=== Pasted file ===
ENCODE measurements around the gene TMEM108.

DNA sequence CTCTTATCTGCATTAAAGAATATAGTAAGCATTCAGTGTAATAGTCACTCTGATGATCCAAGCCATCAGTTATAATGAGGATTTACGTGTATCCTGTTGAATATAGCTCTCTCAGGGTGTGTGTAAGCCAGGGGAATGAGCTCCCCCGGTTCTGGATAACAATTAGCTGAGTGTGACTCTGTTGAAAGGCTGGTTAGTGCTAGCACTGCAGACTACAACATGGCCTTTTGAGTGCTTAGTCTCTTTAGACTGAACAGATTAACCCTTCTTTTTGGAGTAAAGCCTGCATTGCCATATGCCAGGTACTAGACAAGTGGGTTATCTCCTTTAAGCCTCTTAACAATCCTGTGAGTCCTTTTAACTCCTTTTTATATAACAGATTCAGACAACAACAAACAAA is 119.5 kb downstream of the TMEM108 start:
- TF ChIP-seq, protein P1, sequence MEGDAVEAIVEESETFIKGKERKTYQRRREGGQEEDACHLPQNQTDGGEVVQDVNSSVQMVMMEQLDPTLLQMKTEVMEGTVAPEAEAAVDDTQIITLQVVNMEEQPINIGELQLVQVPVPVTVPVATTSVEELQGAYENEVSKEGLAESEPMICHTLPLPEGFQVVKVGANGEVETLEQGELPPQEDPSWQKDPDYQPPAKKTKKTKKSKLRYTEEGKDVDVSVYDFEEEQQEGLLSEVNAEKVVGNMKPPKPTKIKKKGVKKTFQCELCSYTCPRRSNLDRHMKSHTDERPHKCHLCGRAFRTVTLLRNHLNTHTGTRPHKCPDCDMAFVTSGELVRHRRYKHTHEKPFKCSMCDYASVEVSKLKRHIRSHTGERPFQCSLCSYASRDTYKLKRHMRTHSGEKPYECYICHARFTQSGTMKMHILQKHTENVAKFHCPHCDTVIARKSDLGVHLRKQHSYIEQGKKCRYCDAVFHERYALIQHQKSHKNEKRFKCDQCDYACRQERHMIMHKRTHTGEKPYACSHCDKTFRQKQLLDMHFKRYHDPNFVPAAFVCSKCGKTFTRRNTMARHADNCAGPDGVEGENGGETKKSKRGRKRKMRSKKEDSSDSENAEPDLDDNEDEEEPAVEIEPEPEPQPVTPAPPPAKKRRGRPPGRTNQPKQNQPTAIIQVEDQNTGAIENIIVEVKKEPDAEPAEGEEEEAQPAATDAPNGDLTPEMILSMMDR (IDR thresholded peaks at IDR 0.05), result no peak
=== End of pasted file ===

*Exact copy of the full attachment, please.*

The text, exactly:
ENCODE measurements around the gene TMEM108.

DNA sequence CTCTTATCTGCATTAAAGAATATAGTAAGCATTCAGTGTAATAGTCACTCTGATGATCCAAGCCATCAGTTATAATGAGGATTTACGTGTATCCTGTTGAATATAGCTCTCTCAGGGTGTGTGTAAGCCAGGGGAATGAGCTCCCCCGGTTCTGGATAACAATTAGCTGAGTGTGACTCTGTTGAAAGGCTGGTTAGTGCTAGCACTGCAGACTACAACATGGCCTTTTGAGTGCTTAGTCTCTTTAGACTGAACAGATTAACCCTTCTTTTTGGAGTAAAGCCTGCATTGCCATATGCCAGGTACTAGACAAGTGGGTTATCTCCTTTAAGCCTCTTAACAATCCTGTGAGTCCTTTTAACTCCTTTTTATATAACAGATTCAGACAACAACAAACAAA is 119.5 kb downstream of the TMEM108 start:
- TF ChIP-seq, protein P1, sequence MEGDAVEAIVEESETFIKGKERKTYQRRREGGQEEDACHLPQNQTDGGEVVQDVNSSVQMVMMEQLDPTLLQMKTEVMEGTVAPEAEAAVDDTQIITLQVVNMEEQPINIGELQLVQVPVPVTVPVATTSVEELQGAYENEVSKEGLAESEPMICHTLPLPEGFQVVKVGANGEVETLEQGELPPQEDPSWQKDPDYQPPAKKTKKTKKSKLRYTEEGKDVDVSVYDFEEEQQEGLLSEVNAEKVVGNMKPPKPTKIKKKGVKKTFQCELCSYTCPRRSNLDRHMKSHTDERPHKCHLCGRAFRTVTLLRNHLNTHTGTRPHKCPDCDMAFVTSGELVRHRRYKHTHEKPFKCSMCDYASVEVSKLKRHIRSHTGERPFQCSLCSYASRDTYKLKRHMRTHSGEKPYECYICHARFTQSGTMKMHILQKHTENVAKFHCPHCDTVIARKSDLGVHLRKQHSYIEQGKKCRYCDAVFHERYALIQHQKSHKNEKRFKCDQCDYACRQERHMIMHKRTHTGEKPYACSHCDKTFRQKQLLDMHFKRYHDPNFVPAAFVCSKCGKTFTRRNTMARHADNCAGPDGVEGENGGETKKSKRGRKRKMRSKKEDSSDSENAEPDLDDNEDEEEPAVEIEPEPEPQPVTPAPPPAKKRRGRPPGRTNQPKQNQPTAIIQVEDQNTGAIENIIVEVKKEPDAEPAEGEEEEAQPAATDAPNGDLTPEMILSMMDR (IDR thresholded peaks at IDR 0.05), result no peak